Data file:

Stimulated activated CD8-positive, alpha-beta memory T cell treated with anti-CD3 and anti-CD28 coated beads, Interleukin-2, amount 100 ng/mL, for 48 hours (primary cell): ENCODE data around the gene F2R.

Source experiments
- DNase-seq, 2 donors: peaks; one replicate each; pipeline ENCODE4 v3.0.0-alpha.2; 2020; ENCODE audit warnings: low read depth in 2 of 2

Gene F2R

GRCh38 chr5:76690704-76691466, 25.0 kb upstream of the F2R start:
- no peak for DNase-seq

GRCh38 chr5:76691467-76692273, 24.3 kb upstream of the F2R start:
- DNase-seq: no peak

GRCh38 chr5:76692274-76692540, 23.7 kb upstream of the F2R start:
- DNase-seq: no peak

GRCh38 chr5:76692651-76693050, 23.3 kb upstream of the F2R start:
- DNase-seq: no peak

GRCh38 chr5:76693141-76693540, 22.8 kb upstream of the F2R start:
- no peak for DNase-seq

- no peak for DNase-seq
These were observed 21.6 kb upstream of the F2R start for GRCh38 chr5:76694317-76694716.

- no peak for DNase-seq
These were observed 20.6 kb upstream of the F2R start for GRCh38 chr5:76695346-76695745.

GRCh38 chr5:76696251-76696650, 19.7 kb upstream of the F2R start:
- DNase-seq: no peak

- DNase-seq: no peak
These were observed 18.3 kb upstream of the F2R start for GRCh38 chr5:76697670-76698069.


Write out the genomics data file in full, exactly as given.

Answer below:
Stimulated activated CD8-positive, alpha-beta memory T cell treated with anti-CD3 and anti-CD28 coated beads, Interleukin-2, amount 100 ng/mL, for 48 hours (primary cell): ENCODE data around the gene F2R.

Source experiments
- DNase-seq, 2 donors: peaks; one replicate each; pipeline ENCODE4 v3.0.0-alpha.2; 2020; ENCODE audit warnings: low read depth in 2 of 2

Gene F2R

GRCh38 chr5:76690704-76691466, 25.0 kb upstream of the F2R start:
- no peak for DNase-seq

GRCh38 chr5:76691467-76692273, 24.3 kb upstream of the F2R start:
- DNase-seq: no peak

GRCh38 chr5:76692274-76692540, 23.7 kb upstream of the F2R start:
- DNase-seq: no peak

GRCh38 chr5:76692651-76693050, 23.3 kb upstream of the F2R start:
- DNase-seq: no peak

GRCh38 chr5:76693141-76693540, 22.8 kb upstream of the F2R start:
- no peak for DNase-seq

- no peak for DNase-seq
These were observed 21.6 kb upstream of the F2R start for GRCh38 chr5:76694317-76694716.

- no peak for DNase-seq
These were observed 20.6 kb upstream of the F2R start for GRCh38 chr5:76695346-76695745.

GRCh38 chr5:76696251-76696650, 19.7 kb upstream of the F2R start:
- DNase-seq: no peak

- DNase-seq: no peak
These were observed 18.3 kb upstream of the F2R start for GRCh38 chr5:76697670-76698069.